Spider mites are important pests of many plants, including row crops, vegetable crops and ornamental plants growing in greenhouses, nurseries, and landscapes. Low populations of mites are not a threat and most plants in our gardens and landscapes probably harbor a few spider mites most of the time. But heavy spider mite infestations can cause serious injury or death to a wide variety of vegetable and ornamental plants.
Spider mites live on the undersides of leaves, where they find a suitable, protected environment and where they use their piercing, sucking mouthparts to feed on groups of cells. This feeding results in clusters of dead cells, and spider mite damage appears as a light stippling effect when viewed from the upper sides of leaves. Under high populations the damaged areas coalesce, causing damaged leaves to have a bronzed or brown appearance. When infestations are heavy, mites produce large amounts of webbing, and it is this webbing that gives spider mites their name.
Hot, dry conditions are especially suitable for spider mite outbreaks. Hot, because spider mites develop faster at warmer temperatures. In one study that reported average development time on green bean, cucumber and pepper, spider mites took an average of only 6.5 days to develop from egg to adult at 95oF, but it took 16.2 days at 59oF. Dry, because spider mites are susceptible to outbreaks of pathogenic fungi such as Neozygites floridana, but these fungi require high relative humidity to infect mites.
Insecticide sprays, applied to control other pests, can trigger or “flare” spider mite outbreaks—by killing predatory mites and insects that help keep spider mite populations suppressed. There are even some insecticides that cause spider mites to grow faster and to lay more eggs, a phenomenon known as hormolygosis. Sometimes the old joke, “I think that stuff I sprayed is actually making them grow!” is real. Imidacloprid is one example of an insecticide that can flare spider mite populations in this way. Pyrethroid insecticides such as permethrin and cyfluthrin can also flare spider mite populations. This is why avoiding unnecessary insecticide sprays helps avoid spider mite outbreaks.
Control: Dozens of effective miticides are available for use by commercial vegetable growers and nurserymen. The key to successful mite control in commercial settings is to obtain thorough spray coverage and avoid using products from the same class of chemistry in successive sprays. Spider mites quickly develop resistance if repeatedly exposed to the same miticide. In large commercial greenhouse production and some field settings there are even predatory mites that can be used to control spider mites. See Bugs Eye View No. 22 of 2018 for an article on aerial application of predatory mites to control spider mites in strawberries.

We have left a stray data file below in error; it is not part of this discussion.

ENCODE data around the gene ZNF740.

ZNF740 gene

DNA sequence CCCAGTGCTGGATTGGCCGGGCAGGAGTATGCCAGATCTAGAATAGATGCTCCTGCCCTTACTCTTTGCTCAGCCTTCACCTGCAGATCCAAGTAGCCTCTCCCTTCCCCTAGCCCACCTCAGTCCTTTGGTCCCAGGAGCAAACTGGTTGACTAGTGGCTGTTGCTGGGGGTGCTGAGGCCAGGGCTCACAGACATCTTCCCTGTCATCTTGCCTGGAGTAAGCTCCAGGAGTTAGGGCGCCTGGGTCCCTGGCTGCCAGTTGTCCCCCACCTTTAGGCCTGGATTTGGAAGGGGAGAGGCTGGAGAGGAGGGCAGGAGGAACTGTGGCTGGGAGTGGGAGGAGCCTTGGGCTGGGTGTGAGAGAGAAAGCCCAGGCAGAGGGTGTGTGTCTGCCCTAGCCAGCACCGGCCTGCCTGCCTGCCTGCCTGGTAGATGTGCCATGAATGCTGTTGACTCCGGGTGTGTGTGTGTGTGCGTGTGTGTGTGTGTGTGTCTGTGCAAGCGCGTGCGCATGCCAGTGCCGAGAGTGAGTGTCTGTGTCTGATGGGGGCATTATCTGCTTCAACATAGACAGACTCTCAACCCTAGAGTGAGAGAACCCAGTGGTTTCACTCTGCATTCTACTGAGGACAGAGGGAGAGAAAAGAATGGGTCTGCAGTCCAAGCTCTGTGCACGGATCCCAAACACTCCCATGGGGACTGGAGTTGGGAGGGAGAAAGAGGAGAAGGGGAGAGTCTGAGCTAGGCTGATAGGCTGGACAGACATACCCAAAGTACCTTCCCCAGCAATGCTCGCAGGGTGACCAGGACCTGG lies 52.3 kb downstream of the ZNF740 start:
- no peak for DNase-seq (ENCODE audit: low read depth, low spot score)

Spider mite control is much more challenging for home gardeners because none of the effective miticides mentioned above are sold to the home gardening market. Avoid flaring spider mites in home gardens by avoiding unnecessary insecticide sprays and keeping plants watered during dry periods. Contact insecticides such as insecticidal soap, neem oil or horticultural oil can be used to control spider mites in home gardens, but thorough spray coverage to undersides of leaves is needed to obtain control.
For more information see page 13 of Extension Publication 2369, Insect Pests of Ornamental Plants in the Home Landscape.
See Extension Publication 2472, Insect Pests of Roses , for information on spider mite control in roses.
Blake Layton, Extension Entomology Specialist, Mississippi State University Extension Service.
The information given here is for educational purposes only. Always read and follow current label directions. Specific commercial products are mentioned as examples only and reference to specific products or trade names is made with the understanding that no discrimination is intended to other products that may also be suitable and appropriately labeled.
Mississippi State University is an equal opportunity institution.
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